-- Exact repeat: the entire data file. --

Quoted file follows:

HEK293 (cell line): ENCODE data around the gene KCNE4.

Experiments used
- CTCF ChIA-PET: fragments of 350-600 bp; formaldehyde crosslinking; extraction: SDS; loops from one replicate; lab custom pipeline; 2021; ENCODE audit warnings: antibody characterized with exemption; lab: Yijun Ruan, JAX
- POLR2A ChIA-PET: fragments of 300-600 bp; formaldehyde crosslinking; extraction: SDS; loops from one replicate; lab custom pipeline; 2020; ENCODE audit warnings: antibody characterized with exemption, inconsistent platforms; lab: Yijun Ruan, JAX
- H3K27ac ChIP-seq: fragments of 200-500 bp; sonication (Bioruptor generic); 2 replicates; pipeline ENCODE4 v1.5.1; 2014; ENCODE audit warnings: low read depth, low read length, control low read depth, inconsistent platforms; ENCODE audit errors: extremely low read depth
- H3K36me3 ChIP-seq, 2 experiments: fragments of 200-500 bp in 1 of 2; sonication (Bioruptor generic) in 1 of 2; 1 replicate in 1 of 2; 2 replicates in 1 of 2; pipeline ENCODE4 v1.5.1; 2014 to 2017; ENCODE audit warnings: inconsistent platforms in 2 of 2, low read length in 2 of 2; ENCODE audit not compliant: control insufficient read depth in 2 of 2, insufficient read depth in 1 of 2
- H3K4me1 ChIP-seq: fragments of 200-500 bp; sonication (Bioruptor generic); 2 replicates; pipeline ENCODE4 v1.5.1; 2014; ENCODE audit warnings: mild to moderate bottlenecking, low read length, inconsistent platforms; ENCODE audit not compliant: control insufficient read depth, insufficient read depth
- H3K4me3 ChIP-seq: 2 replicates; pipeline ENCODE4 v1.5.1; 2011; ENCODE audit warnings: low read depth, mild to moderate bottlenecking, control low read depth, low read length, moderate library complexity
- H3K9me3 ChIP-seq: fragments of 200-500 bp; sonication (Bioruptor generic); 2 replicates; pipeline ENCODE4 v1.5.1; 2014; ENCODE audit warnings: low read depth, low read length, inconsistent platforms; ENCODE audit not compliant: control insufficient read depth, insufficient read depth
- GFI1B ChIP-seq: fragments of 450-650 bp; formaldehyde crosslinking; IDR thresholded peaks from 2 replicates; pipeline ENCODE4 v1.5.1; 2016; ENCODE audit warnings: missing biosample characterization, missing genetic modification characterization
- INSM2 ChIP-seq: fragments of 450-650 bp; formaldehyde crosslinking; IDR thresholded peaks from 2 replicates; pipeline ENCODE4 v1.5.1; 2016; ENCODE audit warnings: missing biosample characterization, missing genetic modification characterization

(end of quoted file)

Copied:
HEK293 (cell line): ENCODE data around the gene KCNE4.

Experiments used
- CTCF ChIA-PET: fragments of 350-600 bp; formaldehyde crosslinking; extraction: SDS; loops from one replicate; lab custom pipeline; 2021; ENCODE audit warnings: antibody characterized with exemption; lab: Yijun Ruan, JAX
- POLR2A ChIA-PET: fragments of 300-600 bp; formaldehyde crosslinking; extraction: SDS; loops from one replicate; lab custom pipeline; 2020; ENCODE audit warnings: antibody characterized with exemption, inconsistent platforms; lab: Yijun Ruan, JAX
- H3K27ac ChIP-seq: fragments of 200-500 bp; sonication (Bioruptor generic); 2 replicates; pipeline ENCODE4 v1.5.1; 2014; ENCODE audit warnings: low read depth, low read length, control low read depth, inconsistent platforms; ENCODE audit errors: extremely low read depth
- H3K36me3 ChIP-seq, 2 experiments: fragments of 200-500 bp in 1 of 2; sonication (Bioruptor generic) in 1 of 2; 1 replicate in 1 of 2; 2 replicates in 1 of 2; pipeline ENCODE4 v1.5.1; 2014 to 2017; ENCODE audit warnings: inconsistent platforms in 2 of 2, low read length in 2 of 2; ENCODE audit not compliant: control insufficient read depth in 2 of 2, insufficient read depth in 1 of 2
- H3K4me1 ChIP-seq: fragments of 200-500 bp; sonication (Bioruptor generic); 2 replicates; pipeline ENCODE4 v1.5.1; 2014; ENCODE audit warnings: mild to moderate bottlenecking, low read length, inconsistent platforms; ENCODE audit not compliant: control insufficient read depth, insufficient read depth
- H3K4me3 ChIP-seq: 2 replicates; pipeline ENCODE4 v1.5.1; 2011; ENCODE audit warnings: low read depth, mild to moderate bottlenecking, control low read depth, low read length, moderate library complexity
- H3K9me3 ChIP-seq: fragments of 200-500 bp; sonication (Bioruptor generic); 2 replicates; pipeline ENCODE4 v1.5.1; 2014; ENCODE audit warnings: low read depth, low read length, inconsistent platforms; ENCODE audit not compliant: control insufficient read depth, insufficient read depth
- GFI1B ChIP-seq: fragments of 450-650 bp; formaldehyde crosslinking; IDR thresholded peaks from 2 replicates; pipeline ENCODE4 v1.5.1; 2016; ENCODE audit warnings: missing biosample characterization, missing genetic modification characterization
- INSM2 ChIP-seq: fragments of 450-650 bp; formaldehyde crosslinking; IDR thresholded peaks from 2 replicates; pipeline ENCODE4 v1.5.1; 2016; ENCODE audit warnings: missing biosample characterization, missing genetic modification characterization